Italy ponders mandatory supplement warning labels – and health claims?

By Shane Starling

- Last updated on GMT

Related tags: Nutrition

Food supplement regulations being considered in Italy may force certain products to carry warning labels, and health indications may become mandatory too, a European Commission committee has heard.

The draft decree relates to substances other than vitamins and minerals and a February meeting of the Standing Committee on the Food Chain and Animal Health (SCFCAH) heard that the Italian government was considering actions with nine nutrients warranting initial focus.

They were Cimicifuga racemosa Nutt; Citrus aurantium L.; Ginkgo Biloba L.; Hypericum Perforatum L.; amino acid mixtures; ramfied amino acids; bioflavonoids; creatine and Monascus purpureus (red yeast rice) monacolin.

While not clarifying exactly why these products required warning labels, the committee discussed how such warning labels may fit within existing legislation such as the 2002 Food Supplements Directive (FSD) and the 2006 nutrition and health claims regulation (NHCR).

Under the FSD there is no requirement to refer to nutritional and health indications – that is a matter for the NHCR or the 2004 Traditional Medicinal Herbal Product Directive (THMPD).

“[The Italian decree] lays down labelling requirements for warnings and mandatory indications of nutritional or physiological effects attributed to specific food supplements containing herbal extracts and other substances with nutritional or physiological effect,”​ SCFCAH recorded.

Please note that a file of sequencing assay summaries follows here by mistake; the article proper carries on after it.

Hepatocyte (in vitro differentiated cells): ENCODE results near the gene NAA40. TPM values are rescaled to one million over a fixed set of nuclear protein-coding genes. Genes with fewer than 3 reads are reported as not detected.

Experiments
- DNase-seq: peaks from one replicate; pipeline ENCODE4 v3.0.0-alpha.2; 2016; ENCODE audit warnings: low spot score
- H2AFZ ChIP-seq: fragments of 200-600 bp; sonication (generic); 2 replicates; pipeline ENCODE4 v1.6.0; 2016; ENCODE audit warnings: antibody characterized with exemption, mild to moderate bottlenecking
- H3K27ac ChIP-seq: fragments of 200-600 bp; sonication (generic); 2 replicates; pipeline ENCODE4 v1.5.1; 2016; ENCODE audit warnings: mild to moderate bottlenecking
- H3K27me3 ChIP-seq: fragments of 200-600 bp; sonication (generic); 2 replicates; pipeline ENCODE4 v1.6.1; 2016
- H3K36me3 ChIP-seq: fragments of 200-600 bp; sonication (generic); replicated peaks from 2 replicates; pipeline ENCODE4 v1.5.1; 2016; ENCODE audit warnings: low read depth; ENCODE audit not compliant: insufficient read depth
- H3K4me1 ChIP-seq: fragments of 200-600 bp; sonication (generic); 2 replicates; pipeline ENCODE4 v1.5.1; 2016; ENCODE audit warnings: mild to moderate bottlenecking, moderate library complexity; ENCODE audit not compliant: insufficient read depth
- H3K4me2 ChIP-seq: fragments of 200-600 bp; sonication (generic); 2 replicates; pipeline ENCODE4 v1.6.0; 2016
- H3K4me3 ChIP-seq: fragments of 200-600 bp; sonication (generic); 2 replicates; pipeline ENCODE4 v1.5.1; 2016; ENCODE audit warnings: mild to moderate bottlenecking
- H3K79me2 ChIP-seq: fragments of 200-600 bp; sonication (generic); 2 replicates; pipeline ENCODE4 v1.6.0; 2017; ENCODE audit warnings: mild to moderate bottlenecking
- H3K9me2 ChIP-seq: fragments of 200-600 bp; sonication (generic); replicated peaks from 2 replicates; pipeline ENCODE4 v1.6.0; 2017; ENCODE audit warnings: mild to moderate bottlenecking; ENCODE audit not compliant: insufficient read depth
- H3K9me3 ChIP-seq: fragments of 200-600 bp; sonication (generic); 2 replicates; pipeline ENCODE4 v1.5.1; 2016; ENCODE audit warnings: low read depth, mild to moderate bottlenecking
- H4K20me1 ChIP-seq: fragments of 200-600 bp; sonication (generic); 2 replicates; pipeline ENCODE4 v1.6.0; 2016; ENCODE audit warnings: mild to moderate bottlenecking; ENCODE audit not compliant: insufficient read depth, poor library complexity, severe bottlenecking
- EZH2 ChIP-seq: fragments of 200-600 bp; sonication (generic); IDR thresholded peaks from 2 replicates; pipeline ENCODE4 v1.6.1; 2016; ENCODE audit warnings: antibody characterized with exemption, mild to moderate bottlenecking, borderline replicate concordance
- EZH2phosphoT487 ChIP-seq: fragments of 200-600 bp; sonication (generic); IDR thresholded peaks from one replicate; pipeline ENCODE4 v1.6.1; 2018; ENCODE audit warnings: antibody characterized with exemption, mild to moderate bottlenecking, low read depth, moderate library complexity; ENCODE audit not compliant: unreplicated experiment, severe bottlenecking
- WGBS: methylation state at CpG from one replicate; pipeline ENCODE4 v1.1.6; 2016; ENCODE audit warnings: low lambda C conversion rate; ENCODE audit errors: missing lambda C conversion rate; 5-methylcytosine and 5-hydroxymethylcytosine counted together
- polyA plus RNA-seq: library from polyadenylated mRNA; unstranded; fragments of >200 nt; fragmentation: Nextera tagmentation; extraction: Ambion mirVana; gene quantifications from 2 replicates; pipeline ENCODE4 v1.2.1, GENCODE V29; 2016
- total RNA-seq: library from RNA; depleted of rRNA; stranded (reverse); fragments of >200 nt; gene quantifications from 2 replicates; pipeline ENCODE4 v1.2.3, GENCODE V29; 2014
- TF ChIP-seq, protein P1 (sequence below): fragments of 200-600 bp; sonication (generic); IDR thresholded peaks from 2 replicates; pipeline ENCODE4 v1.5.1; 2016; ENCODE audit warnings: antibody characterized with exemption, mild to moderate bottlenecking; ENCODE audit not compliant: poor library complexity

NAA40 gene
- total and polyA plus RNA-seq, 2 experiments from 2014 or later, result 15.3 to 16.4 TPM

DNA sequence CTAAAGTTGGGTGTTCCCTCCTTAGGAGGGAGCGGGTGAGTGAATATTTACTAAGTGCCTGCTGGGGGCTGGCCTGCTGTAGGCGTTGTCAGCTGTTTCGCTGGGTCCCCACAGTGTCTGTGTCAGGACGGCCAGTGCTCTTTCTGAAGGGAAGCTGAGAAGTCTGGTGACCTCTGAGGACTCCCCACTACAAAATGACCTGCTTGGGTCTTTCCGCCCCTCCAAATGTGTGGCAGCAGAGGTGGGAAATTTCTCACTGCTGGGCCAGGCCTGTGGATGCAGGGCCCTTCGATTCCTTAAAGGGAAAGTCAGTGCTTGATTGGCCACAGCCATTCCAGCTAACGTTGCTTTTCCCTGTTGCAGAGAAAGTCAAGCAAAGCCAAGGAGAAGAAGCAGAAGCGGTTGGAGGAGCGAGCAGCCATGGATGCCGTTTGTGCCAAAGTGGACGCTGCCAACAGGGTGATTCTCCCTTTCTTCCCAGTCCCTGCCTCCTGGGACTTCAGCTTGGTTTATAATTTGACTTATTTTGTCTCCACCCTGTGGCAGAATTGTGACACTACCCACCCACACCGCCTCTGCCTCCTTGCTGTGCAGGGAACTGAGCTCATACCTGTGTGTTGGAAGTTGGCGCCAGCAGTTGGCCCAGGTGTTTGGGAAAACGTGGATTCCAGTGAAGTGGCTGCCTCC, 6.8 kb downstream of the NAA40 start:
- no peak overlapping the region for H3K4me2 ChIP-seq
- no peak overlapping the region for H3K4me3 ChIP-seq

Member state representatives at the merting agreed that warning labels could be appropriate if the available science backed their necessity, but questioned how mandatory nutritional or physiological effects could be implemented within existing EU legal structures.

“Some member states emphasised that indication of nutritional or physiological effects is not required under [the FSD]for food supplements containing vitamins or minerals,” ​SCFCAH notes revealed.

“Furthermore, it was stressed that the notified draft providing for mandatory indication of the physiological or nutritional effects would result in such mandatory indications falling outside the scope of [the NHCR] as the core principle of that regulation is that nutrition and health claims are made on a voluntary basis.”

With this in mind the committee concluded it was “questionable”​ that a member state could enforce such claims, as they would more than likely, “circumvent the rules laid down in [the NHCR].”

SCFCAH said it would produce an opinion on the matter by 23 April.

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